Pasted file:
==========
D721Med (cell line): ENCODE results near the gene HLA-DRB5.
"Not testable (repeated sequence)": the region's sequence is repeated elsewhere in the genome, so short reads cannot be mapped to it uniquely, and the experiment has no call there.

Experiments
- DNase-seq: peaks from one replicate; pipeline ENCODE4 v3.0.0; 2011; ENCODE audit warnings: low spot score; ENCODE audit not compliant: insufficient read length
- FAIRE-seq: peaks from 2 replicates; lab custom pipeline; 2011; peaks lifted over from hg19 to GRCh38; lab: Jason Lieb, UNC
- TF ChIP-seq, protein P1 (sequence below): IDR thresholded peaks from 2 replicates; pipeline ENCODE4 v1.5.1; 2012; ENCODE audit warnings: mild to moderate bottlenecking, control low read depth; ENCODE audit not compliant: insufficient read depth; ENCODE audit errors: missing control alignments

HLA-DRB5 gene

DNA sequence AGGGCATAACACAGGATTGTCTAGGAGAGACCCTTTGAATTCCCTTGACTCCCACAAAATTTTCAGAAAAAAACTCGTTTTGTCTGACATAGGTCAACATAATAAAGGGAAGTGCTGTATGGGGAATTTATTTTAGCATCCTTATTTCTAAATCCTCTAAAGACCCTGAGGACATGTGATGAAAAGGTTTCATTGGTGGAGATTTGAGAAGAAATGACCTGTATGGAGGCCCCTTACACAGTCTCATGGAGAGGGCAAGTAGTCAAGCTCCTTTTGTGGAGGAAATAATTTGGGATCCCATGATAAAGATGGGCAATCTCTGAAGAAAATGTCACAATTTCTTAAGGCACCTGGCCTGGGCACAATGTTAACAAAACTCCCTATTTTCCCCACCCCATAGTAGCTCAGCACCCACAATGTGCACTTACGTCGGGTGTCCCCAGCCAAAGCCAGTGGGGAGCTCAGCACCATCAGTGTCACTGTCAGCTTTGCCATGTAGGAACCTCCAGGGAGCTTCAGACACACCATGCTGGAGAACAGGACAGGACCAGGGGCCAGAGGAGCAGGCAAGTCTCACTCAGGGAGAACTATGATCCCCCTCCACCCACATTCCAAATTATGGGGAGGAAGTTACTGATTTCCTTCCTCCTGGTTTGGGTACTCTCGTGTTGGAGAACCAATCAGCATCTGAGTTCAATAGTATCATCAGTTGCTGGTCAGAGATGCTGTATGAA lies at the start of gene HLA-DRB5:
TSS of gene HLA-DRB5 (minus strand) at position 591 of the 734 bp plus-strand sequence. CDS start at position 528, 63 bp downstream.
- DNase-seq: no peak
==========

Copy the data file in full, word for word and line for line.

D721Med (cell line): ENCODE results near the gene HLA-DRB5.
"Not testable (repeated sequence)": the region's sequence is repeated elsewhere in the genome, so short reads cannot be mapped to it uniquely, and the experiment has no call there.

Experiments
- DNase-seq: peaks from one replicate; pipeline ENCODE4 v3.0.0; 2011; ENCODE audit warnings: low spot score; ENCODE audit not compliant: insufficient read length
- FAIRE-seq: peaks from 2 replicates; lab custom pipeline; 2011; peaks lifted over from hg19 to GRCh38; lab: Jason Lieb, UNC
- TF ChIP-seq, protein P1 (sequence below): IDR thresholded peaks from 2 replicates; pipeline ENCODE4 v1.5.1; 2012; ENCODE audit warnings: mild to moderate bottlenecking, control low read depth; ENCODE audit not compliant: insufficient read depth; ENCODE audit errors: missing control alignments

HLA-DRB5 gene

DNA sequence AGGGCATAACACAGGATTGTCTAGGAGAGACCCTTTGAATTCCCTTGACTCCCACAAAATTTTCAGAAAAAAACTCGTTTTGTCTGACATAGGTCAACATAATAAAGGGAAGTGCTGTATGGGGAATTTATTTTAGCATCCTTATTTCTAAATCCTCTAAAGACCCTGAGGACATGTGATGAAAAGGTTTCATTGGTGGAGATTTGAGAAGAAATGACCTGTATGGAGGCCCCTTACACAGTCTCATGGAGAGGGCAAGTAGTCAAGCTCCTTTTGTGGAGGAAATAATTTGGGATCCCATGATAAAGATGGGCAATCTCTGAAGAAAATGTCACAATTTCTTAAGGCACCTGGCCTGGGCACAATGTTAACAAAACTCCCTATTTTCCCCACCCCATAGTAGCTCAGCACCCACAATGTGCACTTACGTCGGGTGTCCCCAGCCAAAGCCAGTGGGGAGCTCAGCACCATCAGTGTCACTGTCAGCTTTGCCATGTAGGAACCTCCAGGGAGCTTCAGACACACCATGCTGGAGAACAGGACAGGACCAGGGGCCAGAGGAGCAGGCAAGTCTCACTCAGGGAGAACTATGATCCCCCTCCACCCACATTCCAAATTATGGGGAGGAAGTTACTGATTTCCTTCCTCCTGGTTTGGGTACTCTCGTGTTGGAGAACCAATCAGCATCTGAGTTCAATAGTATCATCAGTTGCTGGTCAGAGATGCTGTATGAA lies at the start of gene HLA-DRB5:
TSS of gene HLA-DRB5 (minus strand) at position 591 of the 734 bp plus-strand sequence. CDS start at position 528, 63 bp downstream.
- DNase-seq: no peak